Once you have identified your most important risks the next step is to make sure you have at least one contingency plan (aka “Plan B”) for every risk. These are alternate plans you will use in case the risk occurs despite your efforts to mitigate. For example, if you are buying a new home and expect to close on a certain date, you should have contingency plans for living arrangements and storage in case the date moves out.
Here are a few ideas to help you identify the kinds of contingency plans you may need:
- Conduct a “pre-mortem” – This is a look into the future where you ask yourself “My decision failed – what were the causes?” Was it lack of time, money, or support? Were you being too ambitious?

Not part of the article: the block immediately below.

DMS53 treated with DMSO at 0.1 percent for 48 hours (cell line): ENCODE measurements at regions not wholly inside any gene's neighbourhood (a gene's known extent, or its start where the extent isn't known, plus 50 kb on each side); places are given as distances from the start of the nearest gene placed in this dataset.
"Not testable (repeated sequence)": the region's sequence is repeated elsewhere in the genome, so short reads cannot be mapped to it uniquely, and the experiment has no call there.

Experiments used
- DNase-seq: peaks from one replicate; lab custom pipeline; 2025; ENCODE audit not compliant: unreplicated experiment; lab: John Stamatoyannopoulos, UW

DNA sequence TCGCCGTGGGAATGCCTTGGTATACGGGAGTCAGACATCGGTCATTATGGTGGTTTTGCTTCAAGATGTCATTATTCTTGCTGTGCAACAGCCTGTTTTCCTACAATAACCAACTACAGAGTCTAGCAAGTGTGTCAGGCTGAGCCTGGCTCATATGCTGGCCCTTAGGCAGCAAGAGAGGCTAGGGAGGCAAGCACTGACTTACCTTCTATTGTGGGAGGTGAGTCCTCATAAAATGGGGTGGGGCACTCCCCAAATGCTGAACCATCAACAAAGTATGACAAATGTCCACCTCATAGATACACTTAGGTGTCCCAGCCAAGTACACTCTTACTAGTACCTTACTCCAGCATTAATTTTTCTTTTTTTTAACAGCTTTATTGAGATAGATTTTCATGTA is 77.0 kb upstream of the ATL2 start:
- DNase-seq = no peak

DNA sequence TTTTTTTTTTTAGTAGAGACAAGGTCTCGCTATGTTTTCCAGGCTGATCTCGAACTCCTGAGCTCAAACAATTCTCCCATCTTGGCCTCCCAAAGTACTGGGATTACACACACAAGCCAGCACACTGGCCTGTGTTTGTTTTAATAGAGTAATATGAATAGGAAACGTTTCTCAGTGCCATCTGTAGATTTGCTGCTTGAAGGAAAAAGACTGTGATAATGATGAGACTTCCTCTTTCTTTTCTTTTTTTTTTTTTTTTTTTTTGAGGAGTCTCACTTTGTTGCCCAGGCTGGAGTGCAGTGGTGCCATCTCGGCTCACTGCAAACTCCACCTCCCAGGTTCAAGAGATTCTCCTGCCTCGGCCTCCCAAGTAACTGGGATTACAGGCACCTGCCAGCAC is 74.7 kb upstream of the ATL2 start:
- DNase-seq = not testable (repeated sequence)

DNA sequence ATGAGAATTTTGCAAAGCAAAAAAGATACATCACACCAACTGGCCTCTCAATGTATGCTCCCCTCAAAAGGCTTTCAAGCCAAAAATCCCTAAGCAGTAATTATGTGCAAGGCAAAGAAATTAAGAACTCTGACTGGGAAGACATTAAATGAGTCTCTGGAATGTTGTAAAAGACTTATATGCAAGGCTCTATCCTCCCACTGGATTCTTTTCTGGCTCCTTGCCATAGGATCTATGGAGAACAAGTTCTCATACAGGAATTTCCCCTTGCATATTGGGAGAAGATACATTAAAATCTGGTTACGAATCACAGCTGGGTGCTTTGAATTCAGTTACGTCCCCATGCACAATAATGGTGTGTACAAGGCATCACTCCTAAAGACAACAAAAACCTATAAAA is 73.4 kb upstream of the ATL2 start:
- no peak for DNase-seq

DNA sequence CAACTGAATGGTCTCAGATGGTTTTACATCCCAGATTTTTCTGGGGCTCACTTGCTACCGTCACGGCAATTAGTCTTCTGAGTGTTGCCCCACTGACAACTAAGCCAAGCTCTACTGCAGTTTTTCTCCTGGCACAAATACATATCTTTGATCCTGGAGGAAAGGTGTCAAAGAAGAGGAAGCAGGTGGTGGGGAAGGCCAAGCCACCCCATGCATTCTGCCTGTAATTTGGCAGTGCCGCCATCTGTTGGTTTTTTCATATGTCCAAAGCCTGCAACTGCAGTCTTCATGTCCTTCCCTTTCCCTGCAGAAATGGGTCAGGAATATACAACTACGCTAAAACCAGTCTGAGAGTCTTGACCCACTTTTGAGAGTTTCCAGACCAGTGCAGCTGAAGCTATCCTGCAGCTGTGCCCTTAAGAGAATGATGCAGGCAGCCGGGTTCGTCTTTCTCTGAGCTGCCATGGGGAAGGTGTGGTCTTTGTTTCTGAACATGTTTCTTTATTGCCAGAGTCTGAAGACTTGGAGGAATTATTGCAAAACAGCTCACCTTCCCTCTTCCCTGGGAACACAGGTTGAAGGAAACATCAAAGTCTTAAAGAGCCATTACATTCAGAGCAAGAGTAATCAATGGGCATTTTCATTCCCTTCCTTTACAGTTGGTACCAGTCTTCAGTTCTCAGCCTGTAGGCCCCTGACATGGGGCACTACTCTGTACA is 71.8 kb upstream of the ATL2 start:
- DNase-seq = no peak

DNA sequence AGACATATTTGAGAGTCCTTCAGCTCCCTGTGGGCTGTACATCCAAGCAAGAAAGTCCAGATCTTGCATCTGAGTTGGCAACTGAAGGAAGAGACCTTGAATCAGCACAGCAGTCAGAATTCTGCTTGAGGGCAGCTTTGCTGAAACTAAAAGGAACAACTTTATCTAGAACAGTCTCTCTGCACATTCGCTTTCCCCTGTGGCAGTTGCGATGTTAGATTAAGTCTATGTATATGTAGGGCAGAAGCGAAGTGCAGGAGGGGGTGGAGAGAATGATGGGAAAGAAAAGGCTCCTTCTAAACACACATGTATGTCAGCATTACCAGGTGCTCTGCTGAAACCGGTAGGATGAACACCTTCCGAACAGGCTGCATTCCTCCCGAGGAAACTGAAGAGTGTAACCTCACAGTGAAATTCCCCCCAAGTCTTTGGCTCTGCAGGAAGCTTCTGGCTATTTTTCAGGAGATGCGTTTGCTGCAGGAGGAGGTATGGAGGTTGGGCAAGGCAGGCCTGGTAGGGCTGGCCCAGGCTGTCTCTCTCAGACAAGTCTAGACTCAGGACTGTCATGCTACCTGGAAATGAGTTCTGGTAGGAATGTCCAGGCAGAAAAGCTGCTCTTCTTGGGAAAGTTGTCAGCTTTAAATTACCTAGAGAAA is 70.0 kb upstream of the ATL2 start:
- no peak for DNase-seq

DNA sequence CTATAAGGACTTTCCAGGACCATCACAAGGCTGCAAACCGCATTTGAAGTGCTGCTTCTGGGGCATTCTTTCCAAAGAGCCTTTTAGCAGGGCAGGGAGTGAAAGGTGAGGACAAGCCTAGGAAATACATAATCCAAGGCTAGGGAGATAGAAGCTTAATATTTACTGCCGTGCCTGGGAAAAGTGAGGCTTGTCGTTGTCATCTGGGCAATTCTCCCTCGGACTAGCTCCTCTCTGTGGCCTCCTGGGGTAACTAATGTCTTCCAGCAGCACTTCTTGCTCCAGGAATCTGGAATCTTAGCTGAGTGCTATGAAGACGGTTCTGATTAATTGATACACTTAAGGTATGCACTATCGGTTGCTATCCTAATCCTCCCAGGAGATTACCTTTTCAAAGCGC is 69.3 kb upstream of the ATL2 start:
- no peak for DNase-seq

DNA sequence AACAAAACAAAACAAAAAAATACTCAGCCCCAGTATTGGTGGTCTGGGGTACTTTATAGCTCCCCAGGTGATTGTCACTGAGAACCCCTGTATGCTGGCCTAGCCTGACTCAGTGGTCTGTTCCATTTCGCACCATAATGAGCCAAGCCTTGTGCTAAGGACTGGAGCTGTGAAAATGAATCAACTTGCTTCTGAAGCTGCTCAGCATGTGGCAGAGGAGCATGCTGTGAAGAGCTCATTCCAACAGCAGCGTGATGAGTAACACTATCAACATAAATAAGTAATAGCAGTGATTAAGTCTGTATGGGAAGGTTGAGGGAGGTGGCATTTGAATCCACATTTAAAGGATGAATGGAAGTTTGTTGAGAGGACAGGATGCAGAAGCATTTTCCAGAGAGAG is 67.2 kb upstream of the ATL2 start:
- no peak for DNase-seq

- Conduct a “pre-parade” – Ask yourself “My decision was wildly successful – what were the reasons?” Brainstorming the answers to this question will help you avoid problems and identify ways to ensure success.
- Set a milestone – This is a point in time where you will evaluate your efforts and decide to carry on, make a course correction, or stop altogether. This will prevent you from falling into the “sunk cost” trap (Where you continue with a bad investment in time or money simply because you already have invested so much).
- Be prepared for unexpected success – Your endeavor may be more successful sooner than you anticipated. This might mean more of your time and money to keep up. Be prepared in advance to react quickly.
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